Meanwhile, Thailand will extend the closure of non-essential businesses and movement controls in its virus hotspots, including the capital Bangkok, until the Covid outbreak shows clear signs of easing. On Tuesday, the country reported a daily record 239 Covid deaths and 20,128 new cases.

CoronaVac’s side effect

People vaccinated with CoronaVac face a small increased chance of developing a temporary facial paralysis known as Bell’s palsy, according to scientists, but the benefits of getting the shot still outweigh the risks.

Nearly 5 in 100,000 more people may experience Bell’s palsy after the CoronaVac jab produced by Sinovac Biotech Ltd. than you would expect to see in the population, according to a study published in The Lancet Infectious Diseases journal. The study, conducted in Hong Kong, compared Bell’s palsy rates reported within 42 days of either receiving the CoronaVac or the locally produced Pfizer Inc. vaccine. The study found two more people per 100,000 were likely to suffer from the side effect than normal after the Pfizer shot, though cautioned more research was needed.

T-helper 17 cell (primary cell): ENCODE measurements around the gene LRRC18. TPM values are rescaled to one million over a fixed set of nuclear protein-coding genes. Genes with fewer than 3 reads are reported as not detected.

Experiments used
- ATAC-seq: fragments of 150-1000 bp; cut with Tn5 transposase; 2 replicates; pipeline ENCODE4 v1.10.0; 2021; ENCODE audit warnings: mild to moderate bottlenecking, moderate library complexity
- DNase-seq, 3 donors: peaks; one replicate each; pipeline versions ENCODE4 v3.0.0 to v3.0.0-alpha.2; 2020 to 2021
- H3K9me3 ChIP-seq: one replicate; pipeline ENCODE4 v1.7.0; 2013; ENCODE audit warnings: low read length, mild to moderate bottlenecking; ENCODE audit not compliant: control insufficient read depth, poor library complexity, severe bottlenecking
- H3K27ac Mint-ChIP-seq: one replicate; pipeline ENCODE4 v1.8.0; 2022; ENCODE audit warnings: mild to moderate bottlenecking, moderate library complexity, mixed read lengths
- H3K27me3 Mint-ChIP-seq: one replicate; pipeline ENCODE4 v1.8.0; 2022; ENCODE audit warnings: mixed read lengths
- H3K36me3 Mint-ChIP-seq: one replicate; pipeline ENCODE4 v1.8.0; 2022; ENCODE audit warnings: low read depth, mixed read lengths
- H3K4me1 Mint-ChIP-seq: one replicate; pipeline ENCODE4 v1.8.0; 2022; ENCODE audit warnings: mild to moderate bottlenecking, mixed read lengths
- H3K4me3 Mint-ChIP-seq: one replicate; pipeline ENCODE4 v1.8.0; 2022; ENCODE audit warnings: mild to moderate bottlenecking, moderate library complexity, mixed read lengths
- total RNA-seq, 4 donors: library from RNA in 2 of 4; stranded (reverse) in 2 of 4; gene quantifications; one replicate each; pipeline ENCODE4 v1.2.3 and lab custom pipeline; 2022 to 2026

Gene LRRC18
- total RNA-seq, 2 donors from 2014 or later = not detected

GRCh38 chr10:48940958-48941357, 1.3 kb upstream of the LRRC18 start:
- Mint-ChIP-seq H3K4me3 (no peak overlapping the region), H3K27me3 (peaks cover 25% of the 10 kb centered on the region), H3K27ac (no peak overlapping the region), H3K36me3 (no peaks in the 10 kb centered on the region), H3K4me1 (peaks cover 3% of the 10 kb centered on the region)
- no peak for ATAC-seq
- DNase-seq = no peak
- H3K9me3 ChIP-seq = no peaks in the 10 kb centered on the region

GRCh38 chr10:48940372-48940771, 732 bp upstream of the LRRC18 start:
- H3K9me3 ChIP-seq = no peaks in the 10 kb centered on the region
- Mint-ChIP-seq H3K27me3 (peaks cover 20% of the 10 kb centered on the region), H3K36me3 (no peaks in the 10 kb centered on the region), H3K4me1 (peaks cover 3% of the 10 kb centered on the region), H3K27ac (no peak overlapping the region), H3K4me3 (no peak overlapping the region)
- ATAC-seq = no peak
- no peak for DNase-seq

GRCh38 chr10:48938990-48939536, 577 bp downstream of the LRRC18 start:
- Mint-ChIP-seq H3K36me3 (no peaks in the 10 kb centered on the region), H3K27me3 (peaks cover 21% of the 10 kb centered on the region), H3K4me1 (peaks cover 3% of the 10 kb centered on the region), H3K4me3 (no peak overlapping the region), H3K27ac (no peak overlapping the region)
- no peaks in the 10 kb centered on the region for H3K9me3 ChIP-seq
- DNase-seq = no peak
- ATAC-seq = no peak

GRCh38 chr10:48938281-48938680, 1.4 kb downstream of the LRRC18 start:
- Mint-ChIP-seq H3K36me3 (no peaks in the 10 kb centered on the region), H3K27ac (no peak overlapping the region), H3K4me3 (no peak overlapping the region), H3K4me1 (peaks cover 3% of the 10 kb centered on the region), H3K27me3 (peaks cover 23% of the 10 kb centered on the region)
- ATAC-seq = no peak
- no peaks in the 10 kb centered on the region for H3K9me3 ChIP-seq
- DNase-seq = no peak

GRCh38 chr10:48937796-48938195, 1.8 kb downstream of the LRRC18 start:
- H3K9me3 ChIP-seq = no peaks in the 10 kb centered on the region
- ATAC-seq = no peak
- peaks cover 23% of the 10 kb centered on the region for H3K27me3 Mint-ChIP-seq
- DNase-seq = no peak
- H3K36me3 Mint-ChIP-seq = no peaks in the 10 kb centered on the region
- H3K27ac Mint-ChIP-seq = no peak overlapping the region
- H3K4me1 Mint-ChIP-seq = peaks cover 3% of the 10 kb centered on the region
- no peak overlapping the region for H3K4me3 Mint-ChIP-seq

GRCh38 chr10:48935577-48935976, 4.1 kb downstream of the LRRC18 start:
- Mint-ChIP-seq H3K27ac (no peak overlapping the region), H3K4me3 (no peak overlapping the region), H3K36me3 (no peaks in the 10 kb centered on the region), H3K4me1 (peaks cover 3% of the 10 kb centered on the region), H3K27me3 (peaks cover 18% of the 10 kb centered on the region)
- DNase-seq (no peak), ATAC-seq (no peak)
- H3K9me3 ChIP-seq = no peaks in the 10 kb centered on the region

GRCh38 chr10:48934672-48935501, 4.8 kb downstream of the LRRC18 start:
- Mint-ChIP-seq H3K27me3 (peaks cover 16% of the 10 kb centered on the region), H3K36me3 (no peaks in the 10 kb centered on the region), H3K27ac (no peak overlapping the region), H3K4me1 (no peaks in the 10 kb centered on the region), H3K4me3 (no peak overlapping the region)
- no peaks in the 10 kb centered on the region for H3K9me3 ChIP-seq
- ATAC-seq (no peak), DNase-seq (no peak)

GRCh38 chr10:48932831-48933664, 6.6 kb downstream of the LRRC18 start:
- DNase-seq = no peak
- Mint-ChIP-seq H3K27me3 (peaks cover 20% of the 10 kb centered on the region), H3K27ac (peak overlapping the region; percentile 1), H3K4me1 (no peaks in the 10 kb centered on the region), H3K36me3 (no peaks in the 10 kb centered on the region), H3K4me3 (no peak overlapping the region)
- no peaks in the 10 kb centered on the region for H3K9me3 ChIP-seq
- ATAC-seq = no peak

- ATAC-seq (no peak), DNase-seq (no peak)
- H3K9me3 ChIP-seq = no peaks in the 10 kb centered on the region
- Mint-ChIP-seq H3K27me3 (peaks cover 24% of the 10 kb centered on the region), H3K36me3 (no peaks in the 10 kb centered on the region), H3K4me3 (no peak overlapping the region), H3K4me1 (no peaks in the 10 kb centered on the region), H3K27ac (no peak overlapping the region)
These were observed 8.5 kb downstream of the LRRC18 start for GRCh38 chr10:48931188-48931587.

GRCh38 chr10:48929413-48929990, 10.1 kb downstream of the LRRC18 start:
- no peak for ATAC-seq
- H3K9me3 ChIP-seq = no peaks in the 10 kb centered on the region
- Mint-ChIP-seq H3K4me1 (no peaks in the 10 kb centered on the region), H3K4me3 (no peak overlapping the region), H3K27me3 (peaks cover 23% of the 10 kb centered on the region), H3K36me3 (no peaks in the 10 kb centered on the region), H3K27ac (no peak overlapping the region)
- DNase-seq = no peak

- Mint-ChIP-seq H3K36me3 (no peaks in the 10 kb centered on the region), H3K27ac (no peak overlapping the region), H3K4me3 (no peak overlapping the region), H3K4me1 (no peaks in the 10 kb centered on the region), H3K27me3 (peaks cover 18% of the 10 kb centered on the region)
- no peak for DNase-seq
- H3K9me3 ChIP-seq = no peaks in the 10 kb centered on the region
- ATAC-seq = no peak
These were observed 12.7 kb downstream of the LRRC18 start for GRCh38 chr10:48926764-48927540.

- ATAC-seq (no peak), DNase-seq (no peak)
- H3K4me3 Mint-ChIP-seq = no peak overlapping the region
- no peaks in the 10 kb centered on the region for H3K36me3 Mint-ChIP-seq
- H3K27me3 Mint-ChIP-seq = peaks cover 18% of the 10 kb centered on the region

The authors of the study led by Ian Chi Kei Wong, a professor at the University of Hong Kong, recommended its continued use in protecting people against Covid-19 noting that “Bell’s palsy remains a rare, mostly temporary, adverse event.” Bloomberg News